When we think of approval processes in the context of SharePoint, we immediately think of the Content Approval functionality and workflows. But these aren’t the only options that are available to us. What most people don’t realize is that we can build an approval process directly into an e-mail-enabled InfoPath form. In this article, we will take a look at this new approach.
But first, let’s have a quick review of the other options. By using Content Approval, users get a simple solution that allows them to approve list items. This is a very basic solution that is not task-based and does not track status or errors, or process log entries.
Moving up in the chain of options, we get to workflows. Whether they are from the out-of-the-box Approval Workflow template, SharePoint Designer 2010 workflows or Visual Studio 2010 workflows, users and developers can create solutions to provide a wide variety of process components. These solutions are typically task-based, meaning that a user notified of an approval task would have to navigate to the tasks list where they could view the task and related item. Then they would have to open the item in a new window, review the material, then go back to the task and perform the required step to complete the task.
Although workflows provide a very thorough solution and can log various process messages, at the end of the day, they still require users to navigate to several places to approve content. By leveraging an InfoPath approval process, we can eliminate this need for tasks, while still being able to track and record status and process.
When we create InfoPath Web-enabled forms, we have several features available to us: Views, Rules, Data Connections, Submit Connections, and Form Formatting. These features, combined with some SharePoint Designer 2010 workflow actions, allow us to create an InfoPath form solution that has an approval process built-in.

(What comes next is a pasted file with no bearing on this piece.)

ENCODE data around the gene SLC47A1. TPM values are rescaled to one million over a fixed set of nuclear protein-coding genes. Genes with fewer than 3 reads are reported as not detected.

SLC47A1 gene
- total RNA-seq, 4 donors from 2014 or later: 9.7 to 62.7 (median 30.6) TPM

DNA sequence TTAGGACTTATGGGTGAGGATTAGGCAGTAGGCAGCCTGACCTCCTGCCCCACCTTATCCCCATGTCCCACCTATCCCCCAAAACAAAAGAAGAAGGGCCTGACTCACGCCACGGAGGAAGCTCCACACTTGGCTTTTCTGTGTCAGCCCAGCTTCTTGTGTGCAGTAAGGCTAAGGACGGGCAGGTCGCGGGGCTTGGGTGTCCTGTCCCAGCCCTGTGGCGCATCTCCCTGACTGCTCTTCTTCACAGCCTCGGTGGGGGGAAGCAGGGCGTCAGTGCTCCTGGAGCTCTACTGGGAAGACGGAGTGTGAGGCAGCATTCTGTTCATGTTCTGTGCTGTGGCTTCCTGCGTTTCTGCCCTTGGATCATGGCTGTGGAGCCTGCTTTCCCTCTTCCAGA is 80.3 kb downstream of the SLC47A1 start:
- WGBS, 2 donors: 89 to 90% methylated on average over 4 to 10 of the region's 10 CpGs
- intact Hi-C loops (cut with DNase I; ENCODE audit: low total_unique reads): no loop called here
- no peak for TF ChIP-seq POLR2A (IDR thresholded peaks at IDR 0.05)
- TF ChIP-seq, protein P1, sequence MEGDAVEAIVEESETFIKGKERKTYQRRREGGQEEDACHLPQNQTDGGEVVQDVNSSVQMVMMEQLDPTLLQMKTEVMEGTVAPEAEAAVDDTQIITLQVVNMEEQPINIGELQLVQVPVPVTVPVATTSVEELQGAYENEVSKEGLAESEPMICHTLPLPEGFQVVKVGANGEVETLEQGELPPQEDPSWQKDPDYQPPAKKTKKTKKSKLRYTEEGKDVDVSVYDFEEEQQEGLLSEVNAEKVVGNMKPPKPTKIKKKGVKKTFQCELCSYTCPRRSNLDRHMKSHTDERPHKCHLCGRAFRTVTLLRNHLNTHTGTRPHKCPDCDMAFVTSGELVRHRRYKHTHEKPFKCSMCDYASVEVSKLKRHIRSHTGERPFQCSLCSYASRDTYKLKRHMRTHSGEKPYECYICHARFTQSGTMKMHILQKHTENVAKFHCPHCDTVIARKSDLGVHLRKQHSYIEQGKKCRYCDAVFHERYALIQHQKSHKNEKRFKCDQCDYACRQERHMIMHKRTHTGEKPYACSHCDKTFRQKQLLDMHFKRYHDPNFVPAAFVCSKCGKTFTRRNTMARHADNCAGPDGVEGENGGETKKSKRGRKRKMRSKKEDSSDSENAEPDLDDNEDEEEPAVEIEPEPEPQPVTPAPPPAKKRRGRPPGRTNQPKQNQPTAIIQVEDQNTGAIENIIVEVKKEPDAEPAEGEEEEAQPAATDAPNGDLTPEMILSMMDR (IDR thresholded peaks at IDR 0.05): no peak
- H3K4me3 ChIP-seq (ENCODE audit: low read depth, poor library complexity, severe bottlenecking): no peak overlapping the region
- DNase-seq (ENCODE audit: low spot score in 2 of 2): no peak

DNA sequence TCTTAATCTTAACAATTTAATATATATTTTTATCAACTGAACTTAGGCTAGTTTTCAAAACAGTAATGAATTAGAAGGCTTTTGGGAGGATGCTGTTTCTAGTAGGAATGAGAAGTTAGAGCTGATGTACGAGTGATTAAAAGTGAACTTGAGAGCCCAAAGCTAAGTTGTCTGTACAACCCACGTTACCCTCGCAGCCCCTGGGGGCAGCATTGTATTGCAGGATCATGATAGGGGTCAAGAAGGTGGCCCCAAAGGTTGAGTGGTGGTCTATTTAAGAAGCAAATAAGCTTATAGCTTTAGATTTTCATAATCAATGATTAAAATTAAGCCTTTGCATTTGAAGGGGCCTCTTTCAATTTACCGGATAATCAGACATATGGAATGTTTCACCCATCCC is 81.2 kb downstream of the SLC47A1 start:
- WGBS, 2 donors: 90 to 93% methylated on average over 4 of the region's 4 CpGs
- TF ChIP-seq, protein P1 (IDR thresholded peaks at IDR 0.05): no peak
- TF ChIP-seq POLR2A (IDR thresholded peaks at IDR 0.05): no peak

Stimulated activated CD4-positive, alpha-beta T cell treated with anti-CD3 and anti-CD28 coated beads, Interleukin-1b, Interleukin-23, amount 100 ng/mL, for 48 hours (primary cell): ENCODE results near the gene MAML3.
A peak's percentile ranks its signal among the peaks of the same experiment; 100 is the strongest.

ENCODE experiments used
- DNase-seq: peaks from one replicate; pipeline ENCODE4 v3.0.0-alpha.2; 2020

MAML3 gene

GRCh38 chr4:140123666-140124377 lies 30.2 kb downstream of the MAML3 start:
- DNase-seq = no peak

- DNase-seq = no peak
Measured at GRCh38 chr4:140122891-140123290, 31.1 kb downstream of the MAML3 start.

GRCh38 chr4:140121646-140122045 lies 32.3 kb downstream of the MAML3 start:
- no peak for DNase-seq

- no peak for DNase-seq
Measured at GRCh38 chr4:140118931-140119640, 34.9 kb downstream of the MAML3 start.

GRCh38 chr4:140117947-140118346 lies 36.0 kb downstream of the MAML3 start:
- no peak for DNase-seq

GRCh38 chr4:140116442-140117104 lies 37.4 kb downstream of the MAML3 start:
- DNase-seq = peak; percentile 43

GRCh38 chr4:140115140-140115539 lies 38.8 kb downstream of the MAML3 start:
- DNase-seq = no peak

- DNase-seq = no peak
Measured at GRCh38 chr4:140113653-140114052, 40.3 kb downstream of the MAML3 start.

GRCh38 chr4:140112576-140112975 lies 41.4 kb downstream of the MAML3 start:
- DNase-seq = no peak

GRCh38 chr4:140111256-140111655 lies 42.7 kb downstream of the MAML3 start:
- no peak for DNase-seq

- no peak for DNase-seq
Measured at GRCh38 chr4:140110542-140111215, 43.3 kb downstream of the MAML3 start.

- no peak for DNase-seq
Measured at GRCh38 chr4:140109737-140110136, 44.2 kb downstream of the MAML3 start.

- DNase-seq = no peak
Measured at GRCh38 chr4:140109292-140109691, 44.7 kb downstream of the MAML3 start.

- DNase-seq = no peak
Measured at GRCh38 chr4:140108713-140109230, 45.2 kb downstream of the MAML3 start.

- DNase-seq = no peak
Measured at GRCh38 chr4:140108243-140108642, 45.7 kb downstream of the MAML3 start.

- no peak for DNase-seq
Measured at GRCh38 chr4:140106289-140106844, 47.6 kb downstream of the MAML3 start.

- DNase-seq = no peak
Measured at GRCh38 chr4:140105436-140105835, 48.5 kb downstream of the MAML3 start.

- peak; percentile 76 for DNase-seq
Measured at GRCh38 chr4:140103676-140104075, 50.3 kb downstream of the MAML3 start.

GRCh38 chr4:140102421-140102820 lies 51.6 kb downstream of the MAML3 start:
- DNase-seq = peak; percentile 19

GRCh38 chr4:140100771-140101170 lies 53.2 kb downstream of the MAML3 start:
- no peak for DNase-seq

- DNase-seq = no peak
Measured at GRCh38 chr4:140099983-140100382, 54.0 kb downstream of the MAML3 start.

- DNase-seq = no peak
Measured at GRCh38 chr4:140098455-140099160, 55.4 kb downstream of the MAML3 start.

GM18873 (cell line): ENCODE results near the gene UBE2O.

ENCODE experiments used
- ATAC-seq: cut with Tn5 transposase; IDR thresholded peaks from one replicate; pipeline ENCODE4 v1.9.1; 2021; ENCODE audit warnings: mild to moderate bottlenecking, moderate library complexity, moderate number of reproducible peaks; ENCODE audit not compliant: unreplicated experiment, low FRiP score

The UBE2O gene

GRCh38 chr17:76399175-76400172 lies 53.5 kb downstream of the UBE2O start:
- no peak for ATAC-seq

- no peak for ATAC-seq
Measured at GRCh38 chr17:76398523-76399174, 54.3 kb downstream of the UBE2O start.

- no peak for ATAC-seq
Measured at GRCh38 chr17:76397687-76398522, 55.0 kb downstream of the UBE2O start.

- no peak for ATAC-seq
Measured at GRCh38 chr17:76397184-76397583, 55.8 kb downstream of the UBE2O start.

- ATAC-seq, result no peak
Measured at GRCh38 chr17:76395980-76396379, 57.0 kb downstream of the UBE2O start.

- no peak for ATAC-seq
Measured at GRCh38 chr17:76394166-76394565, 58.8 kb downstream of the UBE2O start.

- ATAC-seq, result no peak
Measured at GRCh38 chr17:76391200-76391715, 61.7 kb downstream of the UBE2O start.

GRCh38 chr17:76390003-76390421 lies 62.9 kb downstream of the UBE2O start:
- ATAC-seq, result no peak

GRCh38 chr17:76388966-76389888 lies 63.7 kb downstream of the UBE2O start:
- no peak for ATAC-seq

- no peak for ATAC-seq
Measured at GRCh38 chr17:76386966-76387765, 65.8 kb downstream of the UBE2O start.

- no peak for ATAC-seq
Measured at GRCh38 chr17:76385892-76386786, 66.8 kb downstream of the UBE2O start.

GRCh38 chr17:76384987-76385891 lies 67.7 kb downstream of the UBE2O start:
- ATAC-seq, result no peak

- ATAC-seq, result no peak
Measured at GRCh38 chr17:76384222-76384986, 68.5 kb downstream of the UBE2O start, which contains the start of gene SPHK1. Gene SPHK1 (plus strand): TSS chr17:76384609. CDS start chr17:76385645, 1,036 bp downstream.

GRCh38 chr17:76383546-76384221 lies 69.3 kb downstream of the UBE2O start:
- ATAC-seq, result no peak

The way that it works is that a view is created for each approval step. During the process when users open the form, the view of the content changes so that only the necessary information is available to them. If you are a submitting user, you will only see the fields that you are able to fill out and submit, but if you are an approver, you can view all the information as well as the options for approving/rejecting the submission.
Using hidden fields in the form, we can track the process/view that is being used, as well as capture all the approval/rejection information: date, user, comments, etc. When we add the e-mailing and permissions control actions of SharePoint 2010, we can notify users throughout the approval process as well as control which users can access or edit the form for the given status.
With the smooth integration that exists between SharePoint 2010 and InfoPath 2010, we can easily submit or receive information between these two applications. In the end, what we get is a solution that is a little easier for users to work with. There is a bit more work up front, but if we can improve the user experience, it is worth it in the end.
For a complete look at this solution, click here. Enjoy!
Chris Caravajal is a consultant with SharePoint911.